Lara Foley: The Beauty of Ambiguity
Oftentimes we see an ambiguous image of a space as something daunting to the mind, a space which we feel obligated to fill with meaning; however, what if an image emerges that invites us to recognize it via personal memories? Suddenly, the generic space of a hotel room is transformed into a favorite childhood vacation spot through the small detail of a lamp. A wine glass which could belong to any well-decorated dinner table is representative of a holiday party or a quiet night in. Lara Foley’s artwork does just that: the viewer is presented with a piece of a place which at first appears ambiguous; however, once the viewer looks closely, the small, recognizable, details that represent specific moments of their life transport them to specific moments in time. Foley’s work is arresting in its ability to orient the viewer in a moment where they are the subject as well as the onlooker. The paintings require the viewer to be an active participant by encouraging them to think back to moments of their own life; yet, the viewer is also passive as the images which Foley provides could belong to any period of time.
Foley works from photographs and crops the images to 3×3 inch squares on a piece of large white paper. One painting displays a staircase with roses placed elegantly on each marble tier; someone may envision a palatial setting, perhaps a wedding reception. For another, those steps may lead to a prom or high school dance. The viewer is invited to bring their own memories, stories, and momentos into the scene. The spaces may appear vague; however, it is through Foley’s deliberate placement of items such as a wine glass or roses on steps that the viewer can orient themselves in a familiar space.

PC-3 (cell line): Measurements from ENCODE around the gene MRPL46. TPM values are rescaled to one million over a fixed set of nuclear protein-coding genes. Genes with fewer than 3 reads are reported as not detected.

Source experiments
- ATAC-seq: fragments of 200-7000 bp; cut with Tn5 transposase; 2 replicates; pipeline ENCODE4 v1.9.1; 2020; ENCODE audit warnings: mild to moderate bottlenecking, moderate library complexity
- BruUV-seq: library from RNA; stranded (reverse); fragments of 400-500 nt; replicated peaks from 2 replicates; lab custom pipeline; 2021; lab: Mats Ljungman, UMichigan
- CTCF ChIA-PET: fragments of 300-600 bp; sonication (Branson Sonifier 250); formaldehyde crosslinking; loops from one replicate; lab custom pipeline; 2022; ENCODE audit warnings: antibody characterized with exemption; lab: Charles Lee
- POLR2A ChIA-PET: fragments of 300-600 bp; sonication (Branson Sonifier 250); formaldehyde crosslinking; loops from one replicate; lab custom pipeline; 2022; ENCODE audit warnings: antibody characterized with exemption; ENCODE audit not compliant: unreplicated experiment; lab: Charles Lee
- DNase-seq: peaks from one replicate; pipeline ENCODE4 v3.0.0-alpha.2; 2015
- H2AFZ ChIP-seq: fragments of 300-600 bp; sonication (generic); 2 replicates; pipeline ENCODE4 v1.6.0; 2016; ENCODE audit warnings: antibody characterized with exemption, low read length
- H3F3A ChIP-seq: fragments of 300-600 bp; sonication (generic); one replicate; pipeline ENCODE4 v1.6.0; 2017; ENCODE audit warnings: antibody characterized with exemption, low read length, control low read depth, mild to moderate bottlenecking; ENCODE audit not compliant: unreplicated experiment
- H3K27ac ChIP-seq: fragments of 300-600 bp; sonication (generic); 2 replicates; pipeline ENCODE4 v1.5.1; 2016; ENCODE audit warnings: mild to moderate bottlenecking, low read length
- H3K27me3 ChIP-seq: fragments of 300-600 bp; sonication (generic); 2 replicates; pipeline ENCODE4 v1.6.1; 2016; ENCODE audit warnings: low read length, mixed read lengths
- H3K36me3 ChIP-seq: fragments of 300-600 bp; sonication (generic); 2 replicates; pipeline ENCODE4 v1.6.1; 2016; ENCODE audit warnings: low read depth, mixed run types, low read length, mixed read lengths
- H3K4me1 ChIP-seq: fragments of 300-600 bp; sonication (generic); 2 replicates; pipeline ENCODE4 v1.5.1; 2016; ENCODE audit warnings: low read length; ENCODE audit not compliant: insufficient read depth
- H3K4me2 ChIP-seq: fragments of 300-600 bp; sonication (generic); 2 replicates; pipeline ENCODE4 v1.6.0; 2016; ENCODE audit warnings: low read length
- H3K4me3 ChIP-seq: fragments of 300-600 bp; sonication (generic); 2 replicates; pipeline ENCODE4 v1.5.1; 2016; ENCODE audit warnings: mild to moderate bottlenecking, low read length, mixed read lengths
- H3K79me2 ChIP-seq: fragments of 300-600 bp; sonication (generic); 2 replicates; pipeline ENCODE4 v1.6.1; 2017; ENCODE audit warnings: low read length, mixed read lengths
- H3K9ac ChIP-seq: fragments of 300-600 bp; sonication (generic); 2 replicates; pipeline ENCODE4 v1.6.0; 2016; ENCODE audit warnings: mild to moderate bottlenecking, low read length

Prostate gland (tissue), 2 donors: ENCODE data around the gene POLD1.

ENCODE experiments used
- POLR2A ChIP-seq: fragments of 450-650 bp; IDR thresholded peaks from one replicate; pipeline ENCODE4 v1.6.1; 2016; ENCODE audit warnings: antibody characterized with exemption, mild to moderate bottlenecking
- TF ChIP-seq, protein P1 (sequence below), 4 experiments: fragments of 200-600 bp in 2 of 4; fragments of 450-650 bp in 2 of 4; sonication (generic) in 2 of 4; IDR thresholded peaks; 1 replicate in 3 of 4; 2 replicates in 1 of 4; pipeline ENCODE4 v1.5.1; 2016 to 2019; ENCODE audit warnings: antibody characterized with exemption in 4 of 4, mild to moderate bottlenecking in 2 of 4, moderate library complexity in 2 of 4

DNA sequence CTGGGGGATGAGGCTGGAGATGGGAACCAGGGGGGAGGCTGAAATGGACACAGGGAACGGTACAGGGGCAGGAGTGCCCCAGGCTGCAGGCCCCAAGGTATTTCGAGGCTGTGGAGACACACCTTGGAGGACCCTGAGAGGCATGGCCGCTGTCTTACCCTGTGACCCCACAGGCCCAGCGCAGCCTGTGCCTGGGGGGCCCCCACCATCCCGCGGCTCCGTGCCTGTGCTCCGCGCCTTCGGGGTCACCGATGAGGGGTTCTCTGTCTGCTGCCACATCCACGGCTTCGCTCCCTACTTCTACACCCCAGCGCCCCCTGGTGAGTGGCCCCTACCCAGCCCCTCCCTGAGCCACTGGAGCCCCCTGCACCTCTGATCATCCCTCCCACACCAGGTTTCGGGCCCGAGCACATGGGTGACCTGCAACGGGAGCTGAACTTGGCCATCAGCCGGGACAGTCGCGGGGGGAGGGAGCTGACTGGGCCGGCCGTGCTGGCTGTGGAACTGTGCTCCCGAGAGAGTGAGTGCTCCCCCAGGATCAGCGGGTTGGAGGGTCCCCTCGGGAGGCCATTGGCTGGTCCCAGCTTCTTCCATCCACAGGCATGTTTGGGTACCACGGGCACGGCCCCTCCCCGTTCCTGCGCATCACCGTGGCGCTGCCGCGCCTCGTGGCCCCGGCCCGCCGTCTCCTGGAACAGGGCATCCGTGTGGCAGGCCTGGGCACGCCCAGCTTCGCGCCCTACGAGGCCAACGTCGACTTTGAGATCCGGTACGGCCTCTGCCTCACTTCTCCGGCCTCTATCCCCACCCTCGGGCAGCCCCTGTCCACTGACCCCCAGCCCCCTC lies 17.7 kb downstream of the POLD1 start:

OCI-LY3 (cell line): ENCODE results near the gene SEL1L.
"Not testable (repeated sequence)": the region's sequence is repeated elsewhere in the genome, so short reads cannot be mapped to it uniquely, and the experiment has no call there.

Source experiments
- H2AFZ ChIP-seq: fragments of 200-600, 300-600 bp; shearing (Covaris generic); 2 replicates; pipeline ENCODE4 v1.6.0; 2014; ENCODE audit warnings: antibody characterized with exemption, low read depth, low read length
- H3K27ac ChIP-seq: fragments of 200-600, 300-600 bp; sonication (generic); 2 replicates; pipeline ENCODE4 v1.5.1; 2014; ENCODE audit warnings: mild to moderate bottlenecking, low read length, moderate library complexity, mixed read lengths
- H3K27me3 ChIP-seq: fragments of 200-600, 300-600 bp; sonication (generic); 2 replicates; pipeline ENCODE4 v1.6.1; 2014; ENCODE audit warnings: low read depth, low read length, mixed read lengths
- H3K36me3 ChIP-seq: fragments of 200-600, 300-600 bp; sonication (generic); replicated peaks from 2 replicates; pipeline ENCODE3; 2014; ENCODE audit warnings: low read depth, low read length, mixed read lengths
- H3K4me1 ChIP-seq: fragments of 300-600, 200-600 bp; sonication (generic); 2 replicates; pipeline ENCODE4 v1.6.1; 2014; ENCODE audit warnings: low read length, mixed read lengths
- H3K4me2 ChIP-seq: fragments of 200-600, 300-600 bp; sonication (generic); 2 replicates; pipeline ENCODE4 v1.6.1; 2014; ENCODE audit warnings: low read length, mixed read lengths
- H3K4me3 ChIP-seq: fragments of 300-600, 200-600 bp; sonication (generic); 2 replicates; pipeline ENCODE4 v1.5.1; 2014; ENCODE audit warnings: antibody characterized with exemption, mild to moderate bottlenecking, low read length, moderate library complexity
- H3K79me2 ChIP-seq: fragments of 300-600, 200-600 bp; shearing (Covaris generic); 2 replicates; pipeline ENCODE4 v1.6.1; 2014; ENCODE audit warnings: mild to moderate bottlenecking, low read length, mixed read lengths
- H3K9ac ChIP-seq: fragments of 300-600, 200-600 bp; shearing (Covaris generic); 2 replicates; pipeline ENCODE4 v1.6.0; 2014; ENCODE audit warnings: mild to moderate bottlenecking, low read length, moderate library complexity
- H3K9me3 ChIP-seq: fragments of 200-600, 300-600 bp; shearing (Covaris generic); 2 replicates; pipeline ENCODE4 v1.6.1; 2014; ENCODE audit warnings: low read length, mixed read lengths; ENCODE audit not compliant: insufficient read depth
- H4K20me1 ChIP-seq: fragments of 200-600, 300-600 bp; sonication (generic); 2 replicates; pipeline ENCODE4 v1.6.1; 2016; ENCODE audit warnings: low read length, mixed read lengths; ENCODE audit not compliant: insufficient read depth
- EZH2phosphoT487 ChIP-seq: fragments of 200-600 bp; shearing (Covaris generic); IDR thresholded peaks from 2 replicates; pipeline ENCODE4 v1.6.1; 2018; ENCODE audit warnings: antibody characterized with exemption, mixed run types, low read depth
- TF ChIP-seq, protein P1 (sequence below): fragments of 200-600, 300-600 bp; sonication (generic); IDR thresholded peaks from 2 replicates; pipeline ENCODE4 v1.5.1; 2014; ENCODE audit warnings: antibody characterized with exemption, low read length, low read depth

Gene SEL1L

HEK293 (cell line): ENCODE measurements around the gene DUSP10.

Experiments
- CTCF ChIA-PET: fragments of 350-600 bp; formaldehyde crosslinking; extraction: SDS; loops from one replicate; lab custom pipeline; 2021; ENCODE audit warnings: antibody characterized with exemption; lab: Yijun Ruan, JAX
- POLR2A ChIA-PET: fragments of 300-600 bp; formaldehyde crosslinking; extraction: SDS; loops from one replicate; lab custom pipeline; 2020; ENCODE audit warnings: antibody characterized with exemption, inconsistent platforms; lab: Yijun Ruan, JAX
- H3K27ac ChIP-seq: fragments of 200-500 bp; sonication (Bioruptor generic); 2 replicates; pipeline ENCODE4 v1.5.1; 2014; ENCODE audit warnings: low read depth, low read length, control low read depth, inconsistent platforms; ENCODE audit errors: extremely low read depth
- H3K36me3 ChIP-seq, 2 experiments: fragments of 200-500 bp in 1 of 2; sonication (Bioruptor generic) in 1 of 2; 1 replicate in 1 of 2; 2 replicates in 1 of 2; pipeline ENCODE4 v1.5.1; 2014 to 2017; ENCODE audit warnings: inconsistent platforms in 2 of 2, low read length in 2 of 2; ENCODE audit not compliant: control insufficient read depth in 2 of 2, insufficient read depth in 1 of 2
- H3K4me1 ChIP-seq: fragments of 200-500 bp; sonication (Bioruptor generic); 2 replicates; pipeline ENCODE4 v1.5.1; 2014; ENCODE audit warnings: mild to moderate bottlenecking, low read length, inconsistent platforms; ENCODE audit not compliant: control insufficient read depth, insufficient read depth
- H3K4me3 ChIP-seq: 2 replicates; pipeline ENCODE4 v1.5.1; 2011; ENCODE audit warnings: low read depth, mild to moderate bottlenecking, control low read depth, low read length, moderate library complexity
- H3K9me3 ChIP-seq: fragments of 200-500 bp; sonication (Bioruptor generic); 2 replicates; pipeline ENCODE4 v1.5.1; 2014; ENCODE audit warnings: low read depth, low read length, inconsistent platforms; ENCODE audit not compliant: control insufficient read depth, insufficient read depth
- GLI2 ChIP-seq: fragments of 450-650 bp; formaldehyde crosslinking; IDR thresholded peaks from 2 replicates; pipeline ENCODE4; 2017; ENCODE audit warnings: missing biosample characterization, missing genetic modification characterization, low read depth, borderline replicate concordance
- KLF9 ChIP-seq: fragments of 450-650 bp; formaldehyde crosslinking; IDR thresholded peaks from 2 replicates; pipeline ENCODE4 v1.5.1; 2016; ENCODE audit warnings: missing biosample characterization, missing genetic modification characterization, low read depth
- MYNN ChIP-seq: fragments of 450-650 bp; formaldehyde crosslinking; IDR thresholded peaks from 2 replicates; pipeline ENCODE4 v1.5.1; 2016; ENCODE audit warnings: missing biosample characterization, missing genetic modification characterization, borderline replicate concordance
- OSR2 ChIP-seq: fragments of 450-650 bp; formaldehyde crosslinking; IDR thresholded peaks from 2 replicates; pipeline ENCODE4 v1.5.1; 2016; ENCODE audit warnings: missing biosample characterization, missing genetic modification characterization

Foley’s work is transient; the pieces take into account the viewer’s own memories as well as Foley’s. The art allows for the viewer to peek into a private moment, as well as insert themselves into the scene. In Foley’s painting which boasts a wine glass on a table, the viewer is only given access to a section of the scene. There is room for imagination on what else is occurring there. The viewer can have fun wondering where this table exists: is it in the home of a diplomat, a young Manhattan couple, or a family’s home? The viewer is allowed to become creative, they can fill the space with their own memories, or they can imagine whose space it is to begin with.
What is so exceptional about Foley’s work is that it lends itself to many different definitions. Her compositions hold specifics for her, but they are left open for the viewer. She wants the viewers to be able to bring their own meaning to her work; she states, “I definitely don’t want to impose anything on the viewer, the experience should be very natural. I want the viewer to feel comfortable, to be able to see the work and tie it back into their own memories.”
Foley’s pieces are comforting, and the vignettes which she creates makes the small, yet detailed, scenes feel like snapshots of a re-awakened memory. Foley explained that she likes to work within the idea that the scenes represent the smaller, more intimate moments of a viewer’s life. She expressed, “oftentimes when we remember things, it’s not the specific thing that’s the main event. It is the little things that we hold onto. The things that weren’t planned, the afterthoughts, are what we remember best. That is what I’m trying to capture.”
There lies a tremendous presence of nostalgia in Foley’s works, that feeling is what makes the viewer gravitate to her pieces. Not only do Foley’s pieces lend themselves to long looking, but they encourage the viewer to recall times in their lives. Being confronted by Foley’s work brings about a sensational feeling; small details of the viewers’ lives resurface in the presence of the square compositions. Immediately, something we may have forgotten, the afterthoughts, come back to us. The uncertainty fades away and the specific space is created or imagined. All too quickly the ambiguous space transforms into a place we know and love, we have no choice but to stop and stare at her squares of beauty.